Bombing along the Gardiner just east of Dufferin, it was always my practice to take a loving and longing look to the north at the endless windows and angled roof of the mythic 9 Hanna Avenue.
That huge, decrepit wartime factory for quite a period of time housed the most whacked-out, eclectic mix of artists, artisans, carpenters, musicians and refugees from the law most likely ever assembled, all living illegally under one roof.
The top-floor studio I occupied, tucked into the southeast corner of the two-storey building, was once a large washroom for factory workers who, as the myth around the place went, made ammo for the second world war.
It had a poured concrete floor and didn't share a wall with any other space in the building. In other words, it was perfect for a band - well, almost perfect. In the studio across the hall lived and worked a painter of some repute who hated our sonic incursion into his visual field.
My bandmates and I tried to ameliorate his feelings by glueing carpet to the wall as soundproofing. I don't think this accomplished much, although we all got incredibly wasted before crashing precipitously into paralyzing headaches from the pot of LePage glue. My first and only glue high.
The entrance to 9 Hanna was breathtaking, opening onto a huge expanse of empty space easily the size of a high school football field. The rooms housing the studios were built around the perimeter. Because the front door was never locked, people started hearing about this huge open space.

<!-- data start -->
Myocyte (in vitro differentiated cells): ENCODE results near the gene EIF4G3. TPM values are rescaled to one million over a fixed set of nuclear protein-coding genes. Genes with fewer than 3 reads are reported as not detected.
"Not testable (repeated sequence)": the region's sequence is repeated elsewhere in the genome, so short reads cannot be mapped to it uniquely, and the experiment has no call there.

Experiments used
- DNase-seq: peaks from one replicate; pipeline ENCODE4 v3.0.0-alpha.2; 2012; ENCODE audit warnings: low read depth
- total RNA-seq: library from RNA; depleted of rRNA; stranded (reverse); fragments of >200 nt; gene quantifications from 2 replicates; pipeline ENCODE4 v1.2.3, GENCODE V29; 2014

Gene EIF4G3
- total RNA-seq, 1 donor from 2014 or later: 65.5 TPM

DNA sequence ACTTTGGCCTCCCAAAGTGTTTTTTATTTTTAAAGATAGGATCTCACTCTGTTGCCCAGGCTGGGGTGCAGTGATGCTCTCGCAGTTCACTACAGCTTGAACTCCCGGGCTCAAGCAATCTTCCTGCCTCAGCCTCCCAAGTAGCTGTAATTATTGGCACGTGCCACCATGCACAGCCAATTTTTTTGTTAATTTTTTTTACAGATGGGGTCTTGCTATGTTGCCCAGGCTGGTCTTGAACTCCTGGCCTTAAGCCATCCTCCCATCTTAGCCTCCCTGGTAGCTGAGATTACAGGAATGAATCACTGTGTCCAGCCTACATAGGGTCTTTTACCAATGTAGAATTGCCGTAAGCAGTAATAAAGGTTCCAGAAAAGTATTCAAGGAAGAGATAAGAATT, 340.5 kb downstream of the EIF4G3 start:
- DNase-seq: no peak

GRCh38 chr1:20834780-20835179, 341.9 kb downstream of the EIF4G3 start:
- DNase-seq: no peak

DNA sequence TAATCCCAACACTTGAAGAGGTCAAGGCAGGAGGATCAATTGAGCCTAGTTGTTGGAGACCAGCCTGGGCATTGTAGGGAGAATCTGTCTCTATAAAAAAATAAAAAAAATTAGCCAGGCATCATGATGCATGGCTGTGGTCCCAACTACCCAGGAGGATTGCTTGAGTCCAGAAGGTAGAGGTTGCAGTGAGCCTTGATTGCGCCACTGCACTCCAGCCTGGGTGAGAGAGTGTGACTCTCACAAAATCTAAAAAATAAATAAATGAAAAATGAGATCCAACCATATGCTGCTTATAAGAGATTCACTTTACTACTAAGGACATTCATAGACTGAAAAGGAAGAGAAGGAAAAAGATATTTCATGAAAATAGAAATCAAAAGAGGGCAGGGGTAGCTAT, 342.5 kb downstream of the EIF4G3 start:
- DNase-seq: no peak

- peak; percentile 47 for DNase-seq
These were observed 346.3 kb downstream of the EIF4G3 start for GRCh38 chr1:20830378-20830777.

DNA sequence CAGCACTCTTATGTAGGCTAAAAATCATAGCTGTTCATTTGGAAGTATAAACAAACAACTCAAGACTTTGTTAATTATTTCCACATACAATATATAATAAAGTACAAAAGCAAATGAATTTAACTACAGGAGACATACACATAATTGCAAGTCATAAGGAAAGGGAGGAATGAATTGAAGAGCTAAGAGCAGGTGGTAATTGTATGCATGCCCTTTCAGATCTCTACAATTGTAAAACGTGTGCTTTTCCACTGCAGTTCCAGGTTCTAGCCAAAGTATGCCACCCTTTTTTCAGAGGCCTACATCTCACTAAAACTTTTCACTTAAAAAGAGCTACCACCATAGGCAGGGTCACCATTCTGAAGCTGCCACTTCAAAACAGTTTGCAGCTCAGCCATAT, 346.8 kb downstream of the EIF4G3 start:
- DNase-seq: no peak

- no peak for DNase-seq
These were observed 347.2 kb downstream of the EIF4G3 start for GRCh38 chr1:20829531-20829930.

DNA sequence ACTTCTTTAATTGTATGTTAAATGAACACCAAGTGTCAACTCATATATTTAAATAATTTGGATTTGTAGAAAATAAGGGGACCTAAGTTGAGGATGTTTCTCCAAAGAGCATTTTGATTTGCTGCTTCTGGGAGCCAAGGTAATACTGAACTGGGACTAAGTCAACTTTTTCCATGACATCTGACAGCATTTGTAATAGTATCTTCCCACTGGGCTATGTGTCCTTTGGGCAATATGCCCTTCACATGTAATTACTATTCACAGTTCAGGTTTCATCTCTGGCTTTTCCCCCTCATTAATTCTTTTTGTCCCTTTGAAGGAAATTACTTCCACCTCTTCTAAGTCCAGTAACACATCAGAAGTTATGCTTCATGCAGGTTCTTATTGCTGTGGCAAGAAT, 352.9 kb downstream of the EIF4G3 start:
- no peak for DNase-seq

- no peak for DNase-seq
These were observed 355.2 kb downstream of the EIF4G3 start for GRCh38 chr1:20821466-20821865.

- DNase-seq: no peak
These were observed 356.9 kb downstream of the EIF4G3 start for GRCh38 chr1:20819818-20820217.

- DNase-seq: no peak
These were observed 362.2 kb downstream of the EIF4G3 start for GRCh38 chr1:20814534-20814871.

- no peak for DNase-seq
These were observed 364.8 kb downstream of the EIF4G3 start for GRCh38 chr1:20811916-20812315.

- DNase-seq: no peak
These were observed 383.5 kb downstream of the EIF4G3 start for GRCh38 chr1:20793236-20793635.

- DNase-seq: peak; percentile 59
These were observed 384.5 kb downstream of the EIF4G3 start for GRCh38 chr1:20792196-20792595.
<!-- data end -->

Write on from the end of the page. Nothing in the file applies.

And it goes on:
Especially in the winter, I met with many a surprise: a dozen juggling unicyclists practising one night, a martial arts group another, dirt bike racing on a Friday night, joggers on Sunday morning. All this on top of the goings-on of the regular tenants. Doubtless, no one asked permission.
It sounds like another world, another city where artists, entrepreneurs and drifters could colour outside the lines, where corporate chain stores and condo conversions hadn't sucked up just about every square foot of available, affordable warehouse space.
I'm not really knocking Toronto's growth to big-time-city status. The industrial neighbourhood around 9 Hanna, for example, has been transformed over the last 15 years since I lived there from a pocket of economic desolation to a fantastic community of arts and high-tech entrepreneurs.
It's fun to be down there, and the coffee's good. But few artists or cabinetmakers could ever afford it now. What effect does this space squeeze have on the work people produce?
Finally, the day came when, tooling down the Gardiner and looking north, I realized nothing was there. The back half of the building, where I'd lived, had been completely dismantled, and the rest was renovated beyond recognition.
I knew 9 Hanna would inevitably succumb to the momentum of the times, but it bummed me out to see it all the same.
I drove in silence for quite a while, thinking how tough it must be these days for juggling unicyclists to find rehearsal space. And I said goodbye to the creaking hulk of metal, glass and peeling paint that once stood defiant, waving its flag of nonconformity for everyone to see.